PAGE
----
104 Flourished about b.c. 320. Though heir to a large fortune he renounced it all, and lived and died as a true Cynic. He was called the "door-opener," because it was his practice to visit every house at Athens and rebuke its inmates.
105 A common form of Gnostic error revived many centuries afterwards by the Anabaptists.
106 1 Tim. v. 6.
107 See Cicero, Repub. Bk. III.
108 Sallust. In Cat. ch. 1.
109 Prov. xx. 1.
110 The most celebrated physician of antiquity. Born about b.c. 460, died about 357.
111 Born at Pergamum a.d. 130, died probably in the year 200. His writings are considered to have had a more extensive influence on medical science than even those of Hippocrates.
112 Fabricius was censor in b.c. 275, and devoted himself to repressing the prevalent taste for luxury. The story of his expelling from the Senate P. Cornelius Rufinus because he possessed ten pounds' weight of silver-plate is well-known.
113 Curius Dentatus, Consul b.c. 200 with P. Cornelius Rufinus to whom allusion has just been made, was no less distinguished for simplicity of life than was Fabricius. He was censor b.c. 272.
114 Ep. Lib. I. ep. 2.
115 Or, "an ante-room to the closet"-Meditatorium. Comp. Tertullian, Treatise on Fasting, ch. 6.
116 The Peripatetic philosopher, geographer, and historian, a disciple of Aristotle and the friend of Theophrastus.
117 Chaeremon was chief librarian of the Alexandrian library. He afterwards became one of Nero's tutors.
118 Wars, Book II., ch. viii. 2 sq.; Antiquities, Bk. xviii I. 2 sq. Josephus nowhere says that the Essenes abstained from flesh and wine, or fasted daily. Philo commends them for so doing. Jerome here, as above, borrows from Porphyry. The "Wars of the Jews or History of the Destruction of Jerusalem," are here called the "History of the Jewish Captivity."
119 Philo the Jew. His exact date cannot be given; but he was advanced in years when he went to Rome (a.d. 40) on his famous embassy in behalf of his countrymen.
120 Neanthes lived about b.c. 241. He was a voluminous writer, chiefly on historical subjects.
121 There were many physicians of this name.
122 The sun-god of the Persians.
123 Supposed to be the same as the Bardesanes born at Edessa in Mesopotamia, who flourished in the latter half of the second century. Jerome again refers to him in the book on Illustrious Men, c. 33.
124 Xenocrates was born b.c. 396, died b.c. 314.
125 Triptolemus was the legendary inventor of the plough and of agriculture.
126 Poems ascribed to the mythical Orpheus are quoted by Plato. The extant poems which bear his name are forgeries of Christian grammarians and philosophers of the Alexandrine school; but some fragments of the old Orphic poetry are said to be remaining.
127 Antisthenes was the founder of the Cynic philosophy. He was a devoted disciple of Socrates and flourished about b.c. 366.
128 The distinguished Peripatetic philosopher and historian. He lived, probably, about the time of Ptolemy Philopator (b.c. 222-205).
129 Gen. vi. 3, Gen. vi. 5.
130 Gen. viii. 21: Gen. ix. 3.
131 Ex. xvi. 3.
132 Numb. xi. 4-6.
133 Deut. xxxii. 15. "Beloved" (dilectus). Correctly Jeshurun, that is, the Upright, a name of Israel.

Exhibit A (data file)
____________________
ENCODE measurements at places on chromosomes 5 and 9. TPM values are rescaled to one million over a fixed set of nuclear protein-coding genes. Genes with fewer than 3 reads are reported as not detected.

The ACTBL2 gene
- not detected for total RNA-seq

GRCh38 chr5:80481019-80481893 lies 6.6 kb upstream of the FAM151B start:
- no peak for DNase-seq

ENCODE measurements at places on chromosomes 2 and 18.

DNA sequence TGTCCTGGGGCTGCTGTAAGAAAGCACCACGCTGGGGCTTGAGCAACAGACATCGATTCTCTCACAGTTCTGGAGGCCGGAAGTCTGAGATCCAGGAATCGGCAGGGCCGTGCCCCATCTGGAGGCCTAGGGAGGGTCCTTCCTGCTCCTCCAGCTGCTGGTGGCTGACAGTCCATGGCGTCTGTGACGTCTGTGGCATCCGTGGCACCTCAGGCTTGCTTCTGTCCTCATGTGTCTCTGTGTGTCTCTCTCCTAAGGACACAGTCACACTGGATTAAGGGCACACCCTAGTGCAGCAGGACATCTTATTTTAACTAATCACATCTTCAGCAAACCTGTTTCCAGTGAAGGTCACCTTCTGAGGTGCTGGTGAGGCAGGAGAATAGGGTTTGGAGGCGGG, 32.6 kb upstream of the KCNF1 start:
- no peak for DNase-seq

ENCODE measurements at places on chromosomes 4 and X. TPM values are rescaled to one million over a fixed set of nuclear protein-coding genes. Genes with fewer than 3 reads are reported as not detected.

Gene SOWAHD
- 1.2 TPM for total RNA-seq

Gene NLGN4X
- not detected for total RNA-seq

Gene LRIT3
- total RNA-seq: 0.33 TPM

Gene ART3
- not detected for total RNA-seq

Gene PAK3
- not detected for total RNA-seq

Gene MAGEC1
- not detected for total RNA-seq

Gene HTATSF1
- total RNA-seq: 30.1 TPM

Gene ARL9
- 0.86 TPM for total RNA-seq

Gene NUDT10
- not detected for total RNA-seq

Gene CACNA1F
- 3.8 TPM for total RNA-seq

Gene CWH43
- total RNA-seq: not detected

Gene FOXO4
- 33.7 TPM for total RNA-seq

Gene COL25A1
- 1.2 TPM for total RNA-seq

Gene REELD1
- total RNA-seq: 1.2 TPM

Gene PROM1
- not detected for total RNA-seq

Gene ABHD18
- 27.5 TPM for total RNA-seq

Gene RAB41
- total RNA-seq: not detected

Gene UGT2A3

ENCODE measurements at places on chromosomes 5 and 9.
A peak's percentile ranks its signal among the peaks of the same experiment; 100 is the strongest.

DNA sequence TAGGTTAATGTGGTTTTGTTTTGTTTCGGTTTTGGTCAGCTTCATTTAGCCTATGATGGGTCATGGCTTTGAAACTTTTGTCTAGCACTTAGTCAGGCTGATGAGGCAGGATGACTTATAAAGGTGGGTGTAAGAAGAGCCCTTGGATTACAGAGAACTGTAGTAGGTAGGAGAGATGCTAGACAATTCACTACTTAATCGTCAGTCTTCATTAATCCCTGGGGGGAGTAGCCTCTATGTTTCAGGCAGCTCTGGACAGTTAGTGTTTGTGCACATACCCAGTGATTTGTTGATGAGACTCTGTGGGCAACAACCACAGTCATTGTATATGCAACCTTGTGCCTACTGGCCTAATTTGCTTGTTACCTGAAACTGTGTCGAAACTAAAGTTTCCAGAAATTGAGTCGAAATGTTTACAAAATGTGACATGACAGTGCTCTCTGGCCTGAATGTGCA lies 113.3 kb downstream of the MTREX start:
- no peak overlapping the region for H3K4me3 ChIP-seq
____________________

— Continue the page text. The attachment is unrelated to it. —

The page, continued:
134 Deut. viii. 12-14.
135 The curious custom of representing Moses with horns arose from a mistake in the Vulgate rendering. The Hebrew verb lwq@
, to emit rays, is derived from a word which, meaning mostly a horn, has in the dual the signification rays of light. See Hab. iii. 4.
136 Luc. ix. 31.
137 Ex. xvii. 8.
138 Josh. x. 13.
139 1 Sam. xiv. 24. Heb. "entered into the wood." The English version follows the Hebrew. The Sept. hrista (Jerome's prandebat) is perhaps only a repetition of the preceding thought. Another rendering inserts the negative, ouk hrista.
140 1 Sam. xiv. 24.
141 1 Kings xix. 8-11.
142 1 Sam. vii. 7.
143 2 Kings xviii.
144 Gen. xviii. 23 sq.
145 1 Kings xxi. 27-29.
146 1 Sam. i. 15, 1 Sam. i. 17.
147 Dan. i and Dan. ii.
148 Dan. ix. 23. Heb. A man of desires. A. V. greatly beloved.
149 The story is in the apocryphal part of the book of Daniel.
150 Ps. cii. 9.
151 Ps. cix. 24.
152 2 Sam. xii. 13.
153 Lev. x. 9.
154 Amos ii. 12.
155 Jer. xxxv. 18.
156 S. Luke ii. 36.
157 S. Jerome is in accord with the Vulgate, Peshito, and certain manuscripts, but the R. V. omits S. Matt. xvii. 21 (Howbeit this kind goeth not out but by prayer and fasting) and in S. Mark ix. 29 omits the words respecting fasting. S. Luke does not refer to our Lord's supposed remark.
158 Acts x. 4.
159 2 Cor. xi. 27.
160 1 Tim. v. 23.
161 1 Tim. iv. 3.
162 Prov. xvi. 26. Sept.
163 S. Matt. xi. 12.
164 Rom. xiv. 3.
165 1 Rom. xiv. 14 sq.
166 Rom. xiv. 2.
167 Rom. xiv. 5 sq.
168 S. Matt. v. 6.
169 S. John iv. 32.
170 S. Matt. v. 34. (Rather, not to be anxious about it.)
171 S. Luke xxiv. 42: S. John xxi. 13.
172 S. Luke xv. 19-31.
173 S. Matt. xvi. 17, Matt. xvi. 18.
174 See above.
175 S. Mark v. 43: S. Luke viii. 55. Our Lord is not related to have given the command in the case of the son of the widow of Nain, or in that of Lazarus.
176 S. John xii. 2.
177 Acts x. 10. In our version "the housetop."
178 S. John iv. 6.
179 Isa. lviii. 5 sq.
180 xvi. 29.
181 Numb. xi. 34. Tertullian also speaks of the graves remaining.
182 1 Kings xiii. 24.
183 Joel i. 14: Joel ii. 15. Jerome agrees with the Sept. Qerapeia. The Heb. root signifies to close or bind; hence the meaning healing. But others translate Qerapeia by worship, or service. The correct rendering appears to be a solemn assembly as in A. V.
184 S. Matt. xxv. 34.
185 S. Matt. xxv. 41.
186 S. John viii. 44.